Arabic: أستاذ

Madeeha719

Member
Bahasa Melayu
Hello

The word for teacher in Arabic is أستاذ. Is it originally from Persian أستاد? Why did the d change to dh?

Thank you
 
  • Mahaodeh

    Senior Member
    Arabic, PA and IA.
    I can’t say I know for sure but I can make a couple of guesses(

    Up to my knowledge the original pronunciation in Persian was with a TH sound but it is now archaic. So perhaps when it was borrowed it was still pronounced أستاذ in Persian.

    It could have also reached Arabic through Syriac or Aramaic or another intermediate language and the change may have happened there.
     

    PersoLatin

    Senior Member
    UK
    Persian - Iran
    Up to my knowledge the original pronunciation in Persian was with a TH sound but it is now archaic. So perhaps when it was borrowed it was still pronounced أستاذ in Persian.
    There is at least one Persian word that started off with a د but the modern version is pronounced/spelt with ذ, so the opposite way round, example:گذشتن/to pass, and گدار/godâr "pass" a derivative of this verb, has maintained its archaic spelling and in modern times, it is only used within a proverb meaning "taking a reckless risk": بی گدار به آب زدن/stepping into river with no ford (with the knowledge there's no ford)
     
    Last edited:

    Ali Smith

    Senior Member
    Urdu - Pakistan
    There is at least one Persian word that started off with a د but the modern version is pronounced/spelt with ذ, so the opposite way round, example:گذشتن/to pass, and گدار/godâr "pass" a derivative of this verb, has maintained its archaic spelling and in modern times, it is only used within a proverb meaning "taking a reckless risk": بی گدار به آب زدن/stepping into river with no ford (with the knowledge there's no ford)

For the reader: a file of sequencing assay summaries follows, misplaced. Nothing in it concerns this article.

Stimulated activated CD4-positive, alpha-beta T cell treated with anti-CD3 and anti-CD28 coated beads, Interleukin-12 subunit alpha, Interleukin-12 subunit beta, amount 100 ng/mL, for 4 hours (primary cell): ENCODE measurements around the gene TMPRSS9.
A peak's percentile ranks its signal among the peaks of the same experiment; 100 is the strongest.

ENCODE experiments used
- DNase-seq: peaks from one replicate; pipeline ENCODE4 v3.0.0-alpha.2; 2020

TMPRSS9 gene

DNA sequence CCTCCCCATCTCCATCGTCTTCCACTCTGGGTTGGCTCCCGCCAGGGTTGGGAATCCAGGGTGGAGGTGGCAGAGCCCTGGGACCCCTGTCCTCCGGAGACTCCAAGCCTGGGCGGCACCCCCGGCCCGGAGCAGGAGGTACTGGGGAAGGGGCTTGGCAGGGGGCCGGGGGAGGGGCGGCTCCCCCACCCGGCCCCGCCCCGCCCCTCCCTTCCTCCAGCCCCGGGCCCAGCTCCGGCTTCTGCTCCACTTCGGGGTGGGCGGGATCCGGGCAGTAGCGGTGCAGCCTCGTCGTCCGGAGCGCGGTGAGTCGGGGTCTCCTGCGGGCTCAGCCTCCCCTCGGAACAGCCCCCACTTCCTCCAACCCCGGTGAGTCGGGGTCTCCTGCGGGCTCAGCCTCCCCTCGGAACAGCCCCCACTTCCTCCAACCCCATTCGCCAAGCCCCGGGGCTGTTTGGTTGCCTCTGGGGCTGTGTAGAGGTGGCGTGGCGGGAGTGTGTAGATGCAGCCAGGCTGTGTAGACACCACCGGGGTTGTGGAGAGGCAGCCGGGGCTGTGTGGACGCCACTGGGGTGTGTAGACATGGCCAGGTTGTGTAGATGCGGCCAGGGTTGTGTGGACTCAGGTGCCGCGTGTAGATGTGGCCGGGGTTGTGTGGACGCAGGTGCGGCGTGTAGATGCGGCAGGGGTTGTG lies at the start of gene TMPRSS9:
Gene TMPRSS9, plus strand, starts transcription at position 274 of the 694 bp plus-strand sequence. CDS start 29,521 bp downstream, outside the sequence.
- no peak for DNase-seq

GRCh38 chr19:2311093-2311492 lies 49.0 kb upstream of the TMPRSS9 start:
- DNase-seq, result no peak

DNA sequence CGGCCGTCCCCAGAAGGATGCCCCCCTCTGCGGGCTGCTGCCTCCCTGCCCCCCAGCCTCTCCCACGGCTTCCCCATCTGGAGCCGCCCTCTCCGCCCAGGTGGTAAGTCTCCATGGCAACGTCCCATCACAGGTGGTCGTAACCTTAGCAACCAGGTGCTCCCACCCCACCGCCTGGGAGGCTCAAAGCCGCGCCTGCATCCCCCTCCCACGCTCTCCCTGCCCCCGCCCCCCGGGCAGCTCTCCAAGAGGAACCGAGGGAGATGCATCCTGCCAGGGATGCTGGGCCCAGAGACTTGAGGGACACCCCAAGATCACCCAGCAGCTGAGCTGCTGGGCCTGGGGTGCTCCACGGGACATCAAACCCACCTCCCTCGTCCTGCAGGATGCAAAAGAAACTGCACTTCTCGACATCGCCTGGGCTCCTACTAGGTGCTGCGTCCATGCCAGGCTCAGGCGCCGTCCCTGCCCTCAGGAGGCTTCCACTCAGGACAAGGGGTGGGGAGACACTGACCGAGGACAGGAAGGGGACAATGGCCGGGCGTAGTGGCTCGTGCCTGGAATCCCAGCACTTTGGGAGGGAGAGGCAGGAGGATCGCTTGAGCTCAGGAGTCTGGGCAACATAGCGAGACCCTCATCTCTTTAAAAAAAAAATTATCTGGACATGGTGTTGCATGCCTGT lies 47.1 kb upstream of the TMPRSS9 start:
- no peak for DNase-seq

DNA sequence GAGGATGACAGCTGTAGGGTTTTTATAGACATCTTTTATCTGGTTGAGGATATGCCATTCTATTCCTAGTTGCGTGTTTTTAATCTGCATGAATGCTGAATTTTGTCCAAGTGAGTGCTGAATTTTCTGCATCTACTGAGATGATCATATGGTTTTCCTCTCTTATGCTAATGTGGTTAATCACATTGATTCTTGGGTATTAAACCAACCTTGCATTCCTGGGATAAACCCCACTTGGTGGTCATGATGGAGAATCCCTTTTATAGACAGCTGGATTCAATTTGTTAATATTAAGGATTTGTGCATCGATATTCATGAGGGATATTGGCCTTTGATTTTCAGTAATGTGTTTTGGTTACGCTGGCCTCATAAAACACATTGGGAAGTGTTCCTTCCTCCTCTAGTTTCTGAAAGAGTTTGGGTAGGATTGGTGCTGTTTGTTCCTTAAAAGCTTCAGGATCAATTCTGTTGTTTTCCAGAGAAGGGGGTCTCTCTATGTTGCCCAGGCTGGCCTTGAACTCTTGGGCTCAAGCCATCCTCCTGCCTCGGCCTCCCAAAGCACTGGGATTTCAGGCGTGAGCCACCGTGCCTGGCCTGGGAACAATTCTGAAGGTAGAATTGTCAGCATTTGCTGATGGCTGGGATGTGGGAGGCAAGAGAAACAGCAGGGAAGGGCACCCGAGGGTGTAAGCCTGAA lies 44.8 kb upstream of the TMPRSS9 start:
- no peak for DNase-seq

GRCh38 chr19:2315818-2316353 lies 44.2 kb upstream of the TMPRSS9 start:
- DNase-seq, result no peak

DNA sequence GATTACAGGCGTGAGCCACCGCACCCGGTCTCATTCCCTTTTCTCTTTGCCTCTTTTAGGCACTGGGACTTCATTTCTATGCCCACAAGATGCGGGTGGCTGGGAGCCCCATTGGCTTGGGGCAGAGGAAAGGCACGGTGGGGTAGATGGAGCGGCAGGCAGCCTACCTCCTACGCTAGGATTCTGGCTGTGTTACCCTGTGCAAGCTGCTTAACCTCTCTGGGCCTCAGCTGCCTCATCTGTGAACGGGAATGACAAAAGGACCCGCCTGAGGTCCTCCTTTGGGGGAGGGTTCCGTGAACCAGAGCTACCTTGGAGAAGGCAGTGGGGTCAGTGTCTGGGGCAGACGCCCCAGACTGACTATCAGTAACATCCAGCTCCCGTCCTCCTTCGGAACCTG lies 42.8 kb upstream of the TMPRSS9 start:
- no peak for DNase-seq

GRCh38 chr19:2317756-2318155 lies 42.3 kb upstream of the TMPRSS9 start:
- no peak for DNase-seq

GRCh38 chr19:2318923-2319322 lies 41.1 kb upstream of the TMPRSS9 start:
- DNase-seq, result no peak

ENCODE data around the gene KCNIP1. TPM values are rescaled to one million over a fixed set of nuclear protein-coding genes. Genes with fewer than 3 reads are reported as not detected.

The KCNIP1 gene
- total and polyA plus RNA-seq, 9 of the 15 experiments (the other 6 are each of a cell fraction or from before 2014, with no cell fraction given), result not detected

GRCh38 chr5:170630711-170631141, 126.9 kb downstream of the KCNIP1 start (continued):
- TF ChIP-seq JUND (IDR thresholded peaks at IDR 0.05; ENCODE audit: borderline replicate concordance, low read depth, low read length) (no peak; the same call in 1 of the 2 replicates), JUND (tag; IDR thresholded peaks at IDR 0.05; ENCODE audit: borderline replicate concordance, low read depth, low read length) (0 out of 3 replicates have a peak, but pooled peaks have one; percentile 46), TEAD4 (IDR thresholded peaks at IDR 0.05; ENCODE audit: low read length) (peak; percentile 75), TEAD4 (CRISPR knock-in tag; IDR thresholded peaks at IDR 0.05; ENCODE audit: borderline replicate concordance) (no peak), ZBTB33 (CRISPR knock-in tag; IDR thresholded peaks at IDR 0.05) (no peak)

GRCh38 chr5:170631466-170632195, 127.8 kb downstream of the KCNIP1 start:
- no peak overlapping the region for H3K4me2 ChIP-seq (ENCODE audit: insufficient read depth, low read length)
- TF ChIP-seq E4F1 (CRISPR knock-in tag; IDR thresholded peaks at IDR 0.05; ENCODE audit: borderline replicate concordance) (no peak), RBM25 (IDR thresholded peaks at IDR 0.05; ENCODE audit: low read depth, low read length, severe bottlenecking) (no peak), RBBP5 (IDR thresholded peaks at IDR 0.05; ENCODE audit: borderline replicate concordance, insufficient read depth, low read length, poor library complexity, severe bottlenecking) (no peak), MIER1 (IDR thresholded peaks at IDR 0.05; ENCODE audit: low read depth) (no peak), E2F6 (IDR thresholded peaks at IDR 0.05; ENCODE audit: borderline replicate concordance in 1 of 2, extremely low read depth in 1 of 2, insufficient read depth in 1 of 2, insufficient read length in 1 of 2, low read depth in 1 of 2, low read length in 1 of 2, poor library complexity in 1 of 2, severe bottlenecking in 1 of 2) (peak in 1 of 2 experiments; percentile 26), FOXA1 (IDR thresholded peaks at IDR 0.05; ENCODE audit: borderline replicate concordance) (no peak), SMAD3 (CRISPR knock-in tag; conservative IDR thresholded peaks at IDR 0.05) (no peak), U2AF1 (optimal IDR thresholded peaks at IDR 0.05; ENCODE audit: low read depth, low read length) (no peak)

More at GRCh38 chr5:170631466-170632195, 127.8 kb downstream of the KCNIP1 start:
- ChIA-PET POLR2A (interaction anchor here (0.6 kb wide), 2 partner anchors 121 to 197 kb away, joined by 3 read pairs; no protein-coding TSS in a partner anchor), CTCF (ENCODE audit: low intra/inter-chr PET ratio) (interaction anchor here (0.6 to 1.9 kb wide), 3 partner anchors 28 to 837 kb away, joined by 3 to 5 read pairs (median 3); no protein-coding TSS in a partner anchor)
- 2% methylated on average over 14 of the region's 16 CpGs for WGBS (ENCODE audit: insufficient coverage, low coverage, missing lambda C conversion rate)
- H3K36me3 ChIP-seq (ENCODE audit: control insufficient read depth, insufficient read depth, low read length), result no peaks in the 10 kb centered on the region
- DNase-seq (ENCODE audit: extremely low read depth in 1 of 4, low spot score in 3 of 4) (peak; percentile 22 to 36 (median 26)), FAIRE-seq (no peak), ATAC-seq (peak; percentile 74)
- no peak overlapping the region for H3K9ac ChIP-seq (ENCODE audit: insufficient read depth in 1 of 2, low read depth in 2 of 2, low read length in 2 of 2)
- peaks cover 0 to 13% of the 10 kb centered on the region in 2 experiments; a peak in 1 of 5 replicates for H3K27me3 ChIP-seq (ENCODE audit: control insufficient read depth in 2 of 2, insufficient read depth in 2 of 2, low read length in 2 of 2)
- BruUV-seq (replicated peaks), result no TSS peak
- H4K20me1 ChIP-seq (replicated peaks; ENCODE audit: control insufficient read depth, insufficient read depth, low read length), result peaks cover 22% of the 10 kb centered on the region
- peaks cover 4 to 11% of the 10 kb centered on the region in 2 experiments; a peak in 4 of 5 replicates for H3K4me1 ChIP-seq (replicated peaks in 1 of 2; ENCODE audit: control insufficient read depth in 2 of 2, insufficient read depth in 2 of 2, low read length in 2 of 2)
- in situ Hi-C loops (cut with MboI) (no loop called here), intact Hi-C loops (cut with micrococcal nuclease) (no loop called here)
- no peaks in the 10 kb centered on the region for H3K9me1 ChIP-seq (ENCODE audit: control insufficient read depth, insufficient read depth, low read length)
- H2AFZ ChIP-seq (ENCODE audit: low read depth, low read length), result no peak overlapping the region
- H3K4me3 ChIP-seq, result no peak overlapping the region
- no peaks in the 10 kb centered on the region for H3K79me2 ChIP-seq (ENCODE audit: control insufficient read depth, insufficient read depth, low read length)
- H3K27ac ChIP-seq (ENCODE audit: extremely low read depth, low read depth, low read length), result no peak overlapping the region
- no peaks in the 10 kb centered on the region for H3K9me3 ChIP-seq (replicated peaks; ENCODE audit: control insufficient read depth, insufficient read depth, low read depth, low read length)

But why? Did Persian phonology contain the sound represented by the Arabic ذ (the th in the English word this) at the time? I know modern Persian lacks this sound.
     

    PersoLatin

    Senior Member
    UK
    Persian - Iran
    but the modern version is pronounced/spelt with ذ
    Apologies, the above statement has confused the issue, it should read "But the modern version is spelt with ذ", in modern mainstream Iranian Persian, the 3 Arabic z's are pronounced the same, i.e. as ز

    But why? Did Persian phonology contain the sound represented by the Arabic ذ (the th in the English word this) at the time? I know modern Persian lacks this sound.
    The answer to this is most probably a yes, but let's hope one of our resident experts will provide a qualified answer to this.
     

    fenakhay

    Senior Member
    Arabic (Morocco) / French (France)
    In Classical Persian, د is pronounced as [ð] postvocalically. So استاد was pronounced as /ustɑːð/ when Arabic borrowed it.

    Other examples:

    Persian بادنگان => Arabic باذنجان
    Persian پولاد => Arabic فولاذ
    Persian ناخدا => Arabic ناخوذاة
     
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